Jacqueline Nwabueze, left, as Wife #1, and Nancy Moricette, as Rita, perform in the Milwaukee Repertory Theater’s production of “Eclipsed,” which will run through March 29.

To be eclipsed is to be overshadowed, overpowered, diminished. The play “Eclipsed” introduces us to five women who lived through the scourge of the civil war in Liberia in 2003. Our country has been connected to turbulent Liberia since the early 1800s, but we did little to intervene in its struggles during its two civil wars.

The set design represents primitivism and poverty: clothes drying on a line, a few pots and pans, a grate for burning wood for cooking, and a large tub under which the young Wife #4 hides and emerges occupy the stage.

The women have no names. They are represented by numbers - Wife #1, 2, 3 and 4. #4 is the latest arrival to this band of women who are sex slaves to a Commando of the rebel army.

The Commando is never seen. He just calls each woman as he pleases, and they respond. Wife #3, played by Sola Thompson, is pregnant and is no longer providing any services. She is not happy with her situation, for she is more interested in her looks than anything else. She likes pretty clothes and lovely wigs.

Wife #1 seems to be in charge. She works harder than anyone else and seems resigned to her lot. In some ways, we feel the most sympathy for Wife #1, portrayed by Jacqueline Nwabueze.

Wife #2 is absent when the play begins and suddenly appears in very stylish dress, carrying a big gun. Played by Ashleigh Awusie, she wants to take control of her life and have some power. She convinces the young wife #4 to join her, so she, too, can escape being a sex slave.

Matty Sangare’s Wife #4 is educated, unlike the other three wives. She is also na•ve and has a hard time with some of the realities and the ugliness she observes when she is involved in the fighting. She seems incapable of becoming desensitized, unlike Wife #2, to the pain and suffering she observes, especially by women who are callously mistreated.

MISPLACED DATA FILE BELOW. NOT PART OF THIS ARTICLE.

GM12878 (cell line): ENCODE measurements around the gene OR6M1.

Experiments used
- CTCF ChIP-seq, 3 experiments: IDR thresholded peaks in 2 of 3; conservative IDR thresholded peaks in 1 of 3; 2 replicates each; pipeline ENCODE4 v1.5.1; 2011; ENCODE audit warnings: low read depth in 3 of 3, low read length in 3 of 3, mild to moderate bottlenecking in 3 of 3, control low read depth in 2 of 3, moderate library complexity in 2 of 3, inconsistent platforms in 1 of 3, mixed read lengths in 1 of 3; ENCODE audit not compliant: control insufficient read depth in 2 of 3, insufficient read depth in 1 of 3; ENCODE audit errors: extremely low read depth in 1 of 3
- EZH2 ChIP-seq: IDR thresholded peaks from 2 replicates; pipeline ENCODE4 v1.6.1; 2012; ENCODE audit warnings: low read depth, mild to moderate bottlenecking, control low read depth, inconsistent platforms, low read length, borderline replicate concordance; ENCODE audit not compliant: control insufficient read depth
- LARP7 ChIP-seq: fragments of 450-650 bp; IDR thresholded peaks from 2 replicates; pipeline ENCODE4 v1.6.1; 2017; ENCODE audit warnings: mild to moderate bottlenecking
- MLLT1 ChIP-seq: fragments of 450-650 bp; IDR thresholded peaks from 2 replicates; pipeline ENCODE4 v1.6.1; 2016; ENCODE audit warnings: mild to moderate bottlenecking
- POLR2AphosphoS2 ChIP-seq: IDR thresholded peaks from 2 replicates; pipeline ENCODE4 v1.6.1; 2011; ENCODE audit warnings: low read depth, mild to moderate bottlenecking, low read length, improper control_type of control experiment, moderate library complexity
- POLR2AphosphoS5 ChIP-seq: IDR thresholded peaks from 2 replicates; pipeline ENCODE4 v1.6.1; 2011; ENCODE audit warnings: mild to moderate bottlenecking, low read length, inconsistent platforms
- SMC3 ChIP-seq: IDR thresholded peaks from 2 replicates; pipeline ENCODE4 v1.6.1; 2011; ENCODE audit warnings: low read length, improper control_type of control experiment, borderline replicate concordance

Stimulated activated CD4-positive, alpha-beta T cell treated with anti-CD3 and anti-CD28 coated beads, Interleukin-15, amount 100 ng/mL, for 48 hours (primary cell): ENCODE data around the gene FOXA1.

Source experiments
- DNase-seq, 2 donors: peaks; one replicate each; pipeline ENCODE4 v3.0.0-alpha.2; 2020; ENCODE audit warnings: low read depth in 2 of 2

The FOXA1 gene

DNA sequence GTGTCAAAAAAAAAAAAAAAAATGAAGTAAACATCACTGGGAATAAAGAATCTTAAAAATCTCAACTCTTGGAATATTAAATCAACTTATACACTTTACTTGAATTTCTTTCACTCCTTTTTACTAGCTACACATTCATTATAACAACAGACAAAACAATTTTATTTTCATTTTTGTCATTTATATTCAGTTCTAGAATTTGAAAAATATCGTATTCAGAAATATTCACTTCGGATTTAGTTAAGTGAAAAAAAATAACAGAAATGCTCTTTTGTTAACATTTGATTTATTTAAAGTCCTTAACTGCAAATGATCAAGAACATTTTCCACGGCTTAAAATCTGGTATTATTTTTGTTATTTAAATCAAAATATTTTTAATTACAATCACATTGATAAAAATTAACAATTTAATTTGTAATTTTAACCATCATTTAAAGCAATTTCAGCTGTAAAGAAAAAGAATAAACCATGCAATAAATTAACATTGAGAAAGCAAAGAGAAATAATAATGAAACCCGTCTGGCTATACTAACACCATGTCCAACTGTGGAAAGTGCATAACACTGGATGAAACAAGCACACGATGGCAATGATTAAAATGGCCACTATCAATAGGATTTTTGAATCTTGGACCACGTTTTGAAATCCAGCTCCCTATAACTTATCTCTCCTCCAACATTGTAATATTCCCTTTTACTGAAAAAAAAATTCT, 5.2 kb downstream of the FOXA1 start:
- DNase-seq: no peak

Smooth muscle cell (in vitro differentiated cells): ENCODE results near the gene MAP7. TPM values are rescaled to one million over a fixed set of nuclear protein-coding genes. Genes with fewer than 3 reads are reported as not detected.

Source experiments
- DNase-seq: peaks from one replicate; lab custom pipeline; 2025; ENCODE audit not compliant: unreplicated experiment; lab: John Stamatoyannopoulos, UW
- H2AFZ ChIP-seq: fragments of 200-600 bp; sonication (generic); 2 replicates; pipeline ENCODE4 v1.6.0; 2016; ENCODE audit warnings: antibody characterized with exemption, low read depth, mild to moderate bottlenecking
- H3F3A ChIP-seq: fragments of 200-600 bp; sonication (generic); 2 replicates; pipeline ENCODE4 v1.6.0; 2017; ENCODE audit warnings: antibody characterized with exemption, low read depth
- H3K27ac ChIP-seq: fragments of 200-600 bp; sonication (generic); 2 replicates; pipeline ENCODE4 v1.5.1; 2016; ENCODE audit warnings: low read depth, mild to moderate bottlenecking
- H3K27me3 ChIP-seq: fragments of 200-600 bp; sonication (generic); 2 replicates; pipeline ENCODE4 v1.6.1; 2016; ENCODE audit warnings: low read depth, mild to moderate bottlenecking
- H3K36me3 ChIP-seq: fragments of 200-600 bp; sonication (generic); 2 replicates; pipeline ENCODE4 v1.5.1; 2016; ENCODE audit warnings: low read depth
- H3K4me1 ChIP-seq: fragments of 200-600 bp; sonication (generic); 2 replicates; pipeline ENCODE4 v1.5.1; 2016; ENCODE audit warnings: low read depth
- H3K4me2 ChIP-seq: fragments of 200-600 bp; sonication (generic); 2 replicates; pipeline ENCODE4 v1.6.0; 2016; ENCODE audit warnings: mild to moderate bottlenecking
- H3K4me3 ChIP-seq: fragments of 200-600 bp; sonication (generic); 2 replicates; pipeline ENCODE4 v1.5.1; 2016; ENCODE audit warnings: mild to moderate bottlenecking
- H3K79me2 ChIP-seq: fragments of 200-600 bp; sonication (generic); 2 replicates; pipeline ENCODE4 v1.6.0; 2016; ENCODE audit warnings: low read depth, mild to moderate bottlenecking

Wives #1 and #3 are not at all fond of Wife #2. She has deserted them and makes them feel inferior and weaker. The interactions of these women who are all trying to survive constitute the story.

Enter a fifth character, Rita, a woman who is working with a peace organization that is trying to mediate the end of the conflict. Portrayed by Nancy Moricette, she is regarded with skepticism at first but eventually has an impact on all but Wife #2, who looks like she is capable of forging her own path without anyone’s help.

The play is both powerful and disturbing. It is hard to even imagine what many people’s lives are like and the hardships they have to endure. Many of us have been too pampered and comfortable to envision the realities manifested here.

It was a bit challenging to understand the accent of the actors. We missed some of the words, but the gist of the drama was always understandable.  Director May Adrales gathered a very talented cast to present this raw story written by playwright Danai Gurira. It was a gut-wrenching experience with some comic relief thrown in occasionally for contrast. A sense of humor can sometimes provide a momentary relief.



The drama runs through March 29 at the Milwaukee Rep, 108 E. Wells St., Milwaukee. Call 414-224-9490 or visit

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